Wisdom for accepting getting older? I’m still having a hard time accepting that I’m 30 and no where near where I expected to be in life. I feel so behind my peers and my own expectations, and I feel like time is slipping away before me.
This very real, very relatable question brings up three separate (but related!) anxieties:
-Expectations of life are different from the reality
-You feel you’re falling behind your peers
-You feel like time is slipping away
I have some good news to begin with: You’re a human! Welcome to being human! These three worries are absolute classics. This is how everybody feels. Yes, even her. Yep, even them. Oh yes, even him!! Your most put-together, externally-successful, dream-job-at-age-26, always-has-her-nails-done friend is also having a hard time accepting many parts of her life in comparison to others’. People tend to be really good at masking this insecurity, but everyone has it on some level. And if they don’t have it now, they’ll have it later, or maybe they had it before you did.
Let’s address the last one first: You feel like time is slipping away. My friend Jedidiah Jenkins has a great TED talk about this and it's really stuck with me. There are a couple easy ways to slow down time: put yourself in the way of challenge, and introduce your brain to something new. Our brains love ruts—including thought patterns—and they will go on autopilot if something is easy for us. Think about the first time you took a really tough exercise class or a training on something baffling: that was probably the longest hour of your life! If you want time to start slowing down, let yourself be new/bad at something.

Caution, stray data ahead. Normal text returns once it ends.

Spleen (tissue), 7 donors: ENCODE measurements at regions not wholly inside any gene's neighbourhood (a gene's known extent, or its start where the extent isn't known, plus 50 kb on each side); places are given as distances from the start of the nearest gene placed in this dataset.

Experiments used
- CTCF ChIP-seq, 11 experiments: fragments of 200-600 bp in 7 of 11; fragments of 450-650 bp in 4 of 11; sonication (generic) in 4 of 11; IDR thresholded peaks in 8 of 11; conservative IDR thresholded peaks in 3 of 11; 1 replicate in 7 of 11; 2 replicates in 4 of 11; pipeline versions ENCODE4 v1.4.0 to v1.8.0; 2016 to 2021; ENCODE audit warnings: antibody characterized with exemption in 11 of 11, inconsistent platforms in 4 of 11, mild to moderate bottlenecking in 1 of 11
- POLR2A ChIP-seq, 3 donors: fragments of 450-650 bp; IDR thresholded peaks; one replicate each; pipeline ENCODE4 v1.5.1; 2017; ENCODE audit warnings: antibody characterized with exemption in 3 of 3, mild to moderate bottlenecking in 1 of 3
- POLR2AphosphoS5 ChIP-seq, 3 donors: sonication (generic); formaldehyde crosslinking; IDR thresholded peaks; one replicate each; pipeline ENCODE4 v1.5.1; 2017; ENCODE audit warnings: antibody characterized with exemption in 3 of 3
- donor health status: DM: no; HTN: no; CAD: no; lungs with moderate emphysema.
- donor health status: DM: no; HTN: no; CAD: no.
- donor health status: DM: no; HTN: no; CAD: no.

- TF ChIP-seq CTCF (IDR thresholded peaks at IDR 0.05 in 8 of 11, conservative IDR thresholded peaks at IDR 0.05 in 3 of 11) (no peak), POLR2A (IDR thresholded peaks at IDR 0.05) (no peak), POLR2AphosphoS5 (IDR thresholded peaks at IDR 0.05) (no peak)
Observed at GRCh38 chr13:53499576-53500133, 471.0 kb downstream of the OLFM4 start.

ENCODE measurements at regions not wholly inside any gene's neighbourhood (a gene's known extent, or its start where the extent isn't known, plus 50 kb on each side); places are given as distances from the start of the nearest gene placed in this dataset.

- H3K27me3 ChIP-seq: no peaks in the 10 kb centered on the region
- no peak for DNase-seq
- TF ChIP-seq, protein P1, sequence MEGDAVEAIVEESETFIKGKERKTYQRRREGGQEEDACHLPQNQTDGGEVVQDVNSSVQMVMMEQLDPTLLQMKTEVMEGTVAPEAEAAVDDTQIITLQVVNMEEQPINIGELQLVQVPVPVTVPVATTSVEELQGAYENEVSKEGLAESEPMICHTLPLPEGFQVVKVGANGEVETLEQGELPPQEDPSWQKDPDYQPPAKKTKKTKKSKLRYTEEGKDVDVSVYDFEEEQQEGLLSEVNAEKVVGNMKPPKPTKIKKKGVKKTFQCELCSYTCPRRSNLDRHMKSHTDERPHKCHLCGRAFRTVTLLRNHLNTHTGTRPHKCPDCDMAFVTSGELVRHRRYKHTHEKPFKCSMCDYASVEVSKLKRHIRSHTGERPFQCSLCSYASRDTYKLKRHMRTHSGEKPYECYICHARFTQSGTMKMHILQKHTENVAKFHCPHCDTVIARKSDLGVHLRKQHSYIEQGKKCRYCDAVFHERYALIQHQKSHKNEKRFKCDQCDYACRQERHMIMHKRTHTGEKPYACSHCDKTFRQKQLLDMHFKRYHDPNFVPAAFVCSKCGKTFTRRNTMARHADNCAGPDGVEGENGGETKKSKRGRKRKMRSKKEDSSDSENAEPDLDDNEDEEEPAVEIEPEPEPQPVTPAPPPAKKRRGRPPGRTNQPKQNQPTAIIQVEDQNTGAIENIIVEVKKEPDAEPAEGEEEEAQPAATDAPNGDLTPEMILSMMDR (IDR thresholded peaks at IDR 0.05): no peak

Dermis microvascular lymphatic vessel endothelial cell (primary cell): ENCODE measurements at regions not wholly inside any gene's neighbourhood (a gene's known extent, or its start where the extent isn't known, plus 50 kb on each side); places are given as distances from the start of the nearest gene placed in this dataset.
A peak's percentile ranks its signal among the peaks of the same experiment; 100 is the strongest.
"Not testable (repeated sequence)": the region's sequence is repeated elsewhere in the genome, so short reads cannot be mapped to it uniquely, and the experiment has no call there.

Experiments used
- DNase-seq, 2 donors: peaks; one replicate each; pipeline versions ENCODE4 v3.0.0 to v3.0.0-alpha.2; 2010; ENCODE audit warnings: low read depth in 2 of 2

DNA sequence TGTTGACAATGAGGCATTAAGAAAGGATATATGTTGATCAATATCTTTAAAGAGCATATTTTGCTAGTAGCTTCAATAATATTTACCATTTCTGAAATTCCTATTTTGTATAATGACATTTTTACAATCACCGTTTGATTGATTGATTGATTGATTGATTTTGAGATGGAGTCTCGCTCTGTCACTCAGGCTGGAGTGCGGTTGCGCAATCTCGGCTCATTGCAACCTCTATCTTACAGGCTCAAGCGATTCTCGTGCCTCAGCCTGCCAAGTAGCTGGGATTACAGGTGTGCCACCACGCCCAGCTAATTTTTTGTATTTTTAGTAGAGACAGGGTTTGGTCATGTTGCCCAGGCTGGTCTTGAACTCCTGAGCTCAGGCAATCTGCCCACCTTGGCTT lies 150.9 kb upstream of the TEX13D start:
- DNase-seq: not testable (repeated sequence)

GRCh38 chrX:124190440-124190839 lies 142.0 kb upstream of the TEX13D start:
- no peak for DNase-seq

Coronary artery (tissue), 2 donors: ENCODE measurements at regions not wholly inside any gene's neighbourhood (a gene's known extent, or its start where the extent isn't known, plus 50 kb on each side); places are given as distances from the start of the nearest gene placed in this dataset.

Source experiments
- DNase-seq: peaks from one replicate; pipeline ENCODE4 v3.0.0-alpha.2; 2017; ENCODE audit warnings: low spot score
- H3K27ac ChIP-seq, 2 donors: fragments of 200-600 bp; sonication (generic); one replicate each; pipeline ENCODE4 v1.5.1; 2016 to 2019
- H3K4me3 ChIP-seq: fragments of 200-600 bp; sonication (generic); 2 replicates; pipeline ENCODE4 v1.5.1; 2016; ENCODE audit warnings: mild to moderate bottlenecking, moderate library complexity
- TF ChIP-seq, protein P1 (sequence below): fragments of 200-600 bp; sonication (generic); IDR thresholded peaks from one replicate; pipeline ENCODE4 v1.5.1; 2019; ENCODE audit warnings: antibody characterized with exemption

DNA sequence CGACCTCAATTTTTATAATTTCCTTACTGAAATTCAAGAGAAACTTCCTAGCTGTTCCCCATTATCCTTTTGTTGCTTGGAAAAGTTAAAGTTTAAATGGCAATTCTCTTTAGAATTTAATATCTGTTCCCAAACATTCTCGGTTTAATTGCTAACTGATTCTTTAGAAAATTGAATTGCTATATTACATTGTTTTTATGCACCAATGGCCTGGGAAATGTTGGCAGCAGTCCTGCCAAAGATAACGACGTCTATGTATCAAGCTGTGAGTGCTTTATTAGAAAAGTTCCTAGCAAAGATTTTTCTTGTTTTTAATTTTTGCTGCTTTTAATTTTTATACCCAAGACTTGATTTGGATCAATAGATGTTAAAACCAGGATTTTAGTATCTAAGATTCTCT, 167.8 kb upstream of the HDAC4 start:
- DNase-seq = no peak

Switch up the algorithm; give your brain a shock. This could mean moving to a foreign country, and it could mean committing to a twice-a-month cooking class. The world has many options available for those who want to shake things up a bit.
Okay, now: the falling behind your peers one. Let’s get this out of the way—we’re all falling behind our peers. If someone seems “ahead” of their current peers, it means that there’s a whole other set of new peers they feel they’re falling behind. Look up "hedonic treadmill." Okay great, now that we’ve acknowledged that, I’ll tell you about the last time I felt like I was falling behind all my peers.
I was 28, which, yes, is young—but so is 30. So is 55. You can feel “behind” at any age, and you can feel young at any age. I must say, I felt really old at 28. I didn’t have a boyfriend, I didn’t have a career, I felt stuck. I've only felt old when I've felt stuck. I was living in DC, which is a very career-focused city, and I worked for minimum wage in retail. My friends were making twice as much as me, and yet they were complaining about their salaries. I felt embarrassed about my job and didn’t have any cool side hustle. I would occasionally apply for a job that I just knew would permanently fulfill me, and when I didn’t get it, it felt like a miscarriage of a path--a potential life I'd never get to live.
I was lucky enough to hit rock bottom that year. Lucky, because rock bottom completely upends and transforms your life. When there’s nowhere to go but up, so many things stop mattering. Like rejection, for example. Like fear of putting myself out there. Everything that made me question whether I should send my work out for public scrutiny just stopped mattering. I was in survival-mode. So I made a goal: Post one illustration on Instagram every day for a year. Send my work out to agents, and start writing a book.